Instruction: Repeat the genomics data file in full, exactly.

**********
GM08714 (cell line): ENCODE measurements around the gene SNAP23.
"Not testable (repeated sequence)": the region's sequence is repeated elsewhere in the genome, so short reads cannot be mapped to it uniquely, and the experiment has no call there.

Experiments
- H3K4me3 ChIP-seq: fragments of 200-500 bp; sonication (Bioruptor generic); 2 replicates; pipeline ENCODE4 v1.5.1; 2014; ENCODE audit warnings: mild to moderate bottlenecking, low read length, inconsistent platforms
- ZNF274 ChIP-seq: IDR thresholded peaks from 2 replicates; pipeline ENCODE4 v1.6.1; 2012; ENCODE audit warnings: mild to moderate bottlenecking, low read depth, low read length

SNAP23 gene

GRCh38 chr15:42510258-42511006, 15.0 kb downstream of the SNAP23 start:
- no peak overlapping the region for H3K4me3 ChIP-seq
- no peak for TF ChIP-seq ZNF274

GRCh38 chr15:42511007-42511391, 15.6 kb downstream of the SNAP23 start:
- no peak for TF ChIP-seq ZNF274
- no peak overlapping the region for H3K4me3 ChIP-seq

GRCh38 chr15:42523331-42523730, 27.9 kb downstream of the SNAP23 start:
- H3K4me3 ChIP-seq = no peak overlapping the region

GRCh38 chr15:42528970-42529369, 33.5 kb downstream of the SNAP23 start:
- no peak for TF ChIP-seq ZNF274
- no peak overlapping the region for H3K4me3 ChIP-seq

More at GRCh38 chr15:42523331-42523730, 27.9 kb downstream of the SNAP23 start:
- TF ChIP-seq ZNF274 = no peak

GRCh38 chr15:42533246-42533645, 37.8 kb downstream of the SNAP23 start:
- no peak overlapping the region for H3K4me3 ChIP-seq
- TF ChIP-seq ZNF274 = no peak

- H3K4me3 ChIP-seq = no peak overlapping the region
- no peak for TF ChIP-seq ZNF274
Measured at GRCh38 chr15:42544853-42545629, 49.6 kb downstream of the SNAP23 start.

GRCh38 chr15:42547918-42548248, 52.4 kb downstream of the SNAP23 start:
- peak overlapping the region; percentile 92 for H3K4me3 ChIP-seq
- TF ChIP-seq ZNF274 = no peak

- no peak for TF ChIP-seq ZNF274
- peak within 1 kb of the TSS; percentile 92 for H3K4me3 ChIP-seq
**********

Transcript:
GM08714 (cell line): ENCODE measurements around the gene SNAP23.
"Not testable (repeated sequence)": the region's sequence is repeated elsewhere in the genome, so short reads cannot be mapped to it uniquely, and the experiment has no call there.

Experiments
- H3K4me3 ChIP-seq: fragments of 200-500 bp; sonication (Bioruptor generic); 2 replicates; pipeline ENCODE4 v1.5.1; 2014; ENCODE audit warnings: mild to moderate bottlenecking, low read length, inconsistent platforms
- ZNF274 ChIP-seq: IDR thresholded peaks from 2 replicates; pipeline ENCODE4 v1.6.1; 2012; ENCODE audit warnings: mild to moderate bottlenecking, low read depth, low read length

SNAP23 gene

GRCh38 chr15:42510258-42511006, 15.0 kb downstream of the SNAP23 start:
- no peak overlapping the region for H3K4me3 ChIP-seq
- no peak for TF ChIP-seq ZNF274

GRCh38 chr15:42511007-42511391, 15.6 kb downstream of the SNAP23 start:
- no peak for TF ChIP-seq ZNF274
- no peak overlapping the region for H3K4me3 ChIP-seq

GRCh38 chr15:42523331-42523730, 27.9 kb downstream of the SNAP23 start:
- H3K4me3 ChIP-seq = no peak overlapping the region

GRCh38 chr15:42528970-42529369, 33.5 kb downstream of the SNAP23 start:
- no peak for TF ChIP-seq ZNF274
- no peak overlapping the region for H3K4me3 ChIP-seq

More at GRCh38 chr15:42523331-42523730, 27.9 kb downstream of the SNAP23 start:
- TF ChIP-seq ZNF274 = no peak

GRCh38 chr15:42533246-42533645, 37.8 kb downstream of the SNAP23 start:
- no peak overlapping the region for H3K4me3 ChIP-seq
- TF ChIP-seq ZNF274 = no peak

- H3K4me3 ChIP-seq = no peak overlapping the region
- no peak for TF ChIP-seq ZNF274
Measured at GRCh38 chr15:42544853-42545629, 49.6 kb downstream of the SNAP23 start.

GRCh38 chr15:42547918-42548248, 52.4 kb downstream of the SNAP23 start:
- peak overlapping the region; percentile 92 for H3K4me3 ChIP-seq
- TF ChIP-seq ZNF274 = no peak

- no peak for TF ChIP-seq ZNF274
- peak within 1 kb of the TSS; percentile 92 for H3K4me3 ChIP-seq